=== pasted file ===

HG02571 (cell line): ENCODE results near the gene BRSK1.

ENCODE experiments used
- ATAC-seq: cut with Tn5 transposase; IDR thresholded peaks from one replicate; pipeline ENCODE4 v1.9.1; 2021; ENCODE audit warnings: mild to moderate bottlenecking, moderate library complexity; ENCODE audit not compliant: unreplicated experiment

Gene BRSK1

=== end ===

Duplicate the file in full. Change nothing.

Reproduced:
HG02571 (cell line): ENCODE results near the gene BRSK1.

ENCODE experiments used
- ATAC-seq: cut with Tn5 transposase; IDR thresholded peaks from one replicate; pipeline ENCODE4 v1.9.1; 2021; ENCODE audit warnings: mild to moderate bottlenecking, moderate library complexity; ENCODE audit not compliant: unreplicated experiment

Gene BRSK1